Transmissions and differentials have come a long way from the days of old, but maintenance practices never die. Eaton has a new fluid spec, PS-386. PS-386 is a synthetic transmission fluid designed for fuel efficiency, extended drain intervals, and severe service in heavy-duty commercial vehicle transmissions, which require a non-EP transmission lubricant. It is specially formulated to protect higher torque transmissions coupled with increased horsepower engines. Its approval is for use in Eaton transmissions such as Endurant, UltraShift PLUS, Fuller Advantage, FR, and RT Series transmissions. Drain intervals vary from 750,000 to as low as 180,000 depending on the application. Differential lubes remain 75W90 EP-5 gear lube. Meritor’s spec is O76-N and O76-E while Dana is SHAES-256 Rev C. Linehaul applications still run 500,000 miles while Vocational applications run 120,000 miles between service events. During maintenance events, inspect for leaks. Even small leaks can have catastrophic consequences due to low lube levels. Also, inspect the vent; road dirt can block the vent causing leaks. When checking gear oil levels the oil should be at the bottom of the plug when the truck is level.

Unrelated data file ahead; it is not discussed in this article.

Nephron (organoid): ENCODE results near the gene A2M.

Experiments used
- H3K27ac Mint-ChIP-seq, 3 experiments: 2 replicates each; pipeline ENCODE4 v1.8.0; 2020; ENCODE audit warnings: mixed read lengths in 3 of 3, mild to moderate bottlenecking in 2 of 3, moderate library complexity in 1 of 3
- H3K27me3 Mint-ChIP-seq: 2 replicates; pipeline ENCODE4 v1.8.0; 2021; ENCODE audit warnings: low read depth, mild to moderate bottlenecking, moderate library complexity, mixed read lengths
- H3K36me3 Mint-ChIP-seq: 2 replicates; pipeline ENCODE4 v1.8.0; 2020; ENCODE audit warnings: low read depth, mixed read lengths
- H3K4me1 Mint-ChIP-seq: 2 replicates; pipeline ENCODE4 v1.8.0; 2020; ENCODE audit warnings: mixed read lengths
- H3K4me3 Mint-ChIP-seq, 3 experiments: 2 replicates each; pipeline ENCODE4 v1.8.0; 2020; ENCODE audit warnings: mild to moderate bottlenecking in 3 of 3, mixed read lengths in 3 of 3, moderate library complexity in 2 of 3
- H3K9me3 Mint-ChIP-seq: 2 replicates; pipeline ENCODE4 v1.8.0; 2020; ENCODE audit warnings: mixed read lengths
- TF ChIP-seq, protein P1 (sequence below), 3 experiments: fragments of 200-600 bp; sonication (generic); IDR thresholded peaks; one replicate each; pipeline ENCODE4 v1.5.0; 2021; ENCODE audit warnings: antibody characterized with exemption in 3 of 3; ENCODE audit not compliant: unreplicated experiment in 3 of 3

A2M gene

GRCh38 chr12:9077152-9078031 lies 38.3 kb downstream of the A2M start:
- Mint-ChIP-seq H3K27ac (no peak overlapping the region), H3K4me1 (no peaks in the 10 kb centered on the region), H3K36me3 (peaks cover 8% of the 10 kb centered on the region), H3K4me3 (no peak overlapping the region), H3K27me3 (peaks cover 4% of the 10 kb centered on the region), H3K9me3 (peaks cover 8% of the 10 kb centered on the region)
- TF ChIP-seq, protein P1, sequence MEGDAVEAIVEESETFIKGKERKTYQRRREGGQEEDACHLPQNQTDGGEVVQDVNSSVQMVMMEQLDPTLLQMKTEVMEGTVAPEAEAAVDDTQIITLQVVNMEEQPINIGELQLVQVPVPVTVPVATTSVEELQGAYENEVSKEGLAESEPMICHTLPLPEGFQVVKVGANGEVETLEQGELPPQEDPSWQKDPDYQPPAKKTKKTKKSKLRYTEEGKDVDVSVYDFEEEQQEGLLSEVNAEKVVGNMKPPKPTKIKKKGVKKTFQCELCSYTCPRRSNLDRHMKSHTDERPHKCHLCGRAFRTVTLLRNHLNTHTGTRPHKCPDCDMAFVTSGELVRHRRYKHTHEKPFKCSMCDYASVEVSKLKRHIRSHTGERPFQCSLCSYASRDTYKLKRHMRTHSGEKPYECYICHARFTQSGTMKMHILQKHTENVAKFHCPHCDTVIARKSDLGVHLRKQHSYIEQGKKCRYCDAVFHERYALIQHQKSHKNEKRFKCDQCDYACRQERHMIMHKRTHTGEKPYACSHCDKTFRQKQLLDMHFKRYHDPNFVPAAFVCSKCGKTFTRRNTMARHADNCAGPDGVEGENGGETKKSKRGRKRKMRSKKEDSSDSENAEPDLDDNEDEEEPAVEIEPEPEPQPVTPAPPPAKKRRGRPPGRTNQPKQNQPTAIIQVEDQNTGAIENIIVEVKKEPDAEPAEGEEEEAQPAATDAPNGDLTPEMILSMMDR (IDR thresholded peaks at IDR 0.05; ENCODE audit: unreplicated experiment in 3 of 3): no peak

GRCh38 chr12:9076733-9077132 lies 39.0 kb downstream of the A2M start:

Allison automatic transmissions use TransSynd oil meeting Allison’s TES-295 spec. Gen 4 and 5 transmissions use proprietary diagnostics and will turn the maintenance light on when it calculates the transmission is ready for service. Oil level checks can be done cold or hot, engine running in neutral. TransSynd has a red color but turns goldish red during normal service. Ensure the dipstick locks secure during checks, if not water can enter the transmission. Automatic transmissions also fail due to low lube levels, inspect for leaks. The last tip is do not use air or electric tools during filter services. Both the 3000 and 4000 series transmissions put torque specs at 38 to 45 pound-feet. The drain plug torques at 27 pound-feet. If you strip a bolt, the entire pan and valve body must be removed to repair.
For series 3000 and 4000 with WTEC II or later controls, the fluid level can be checked from the cab. It’s the most accurate method, and the one preferred by Allison. The steps are as follows:
With a fourth-generation transmission control pad, results are displayed as follows: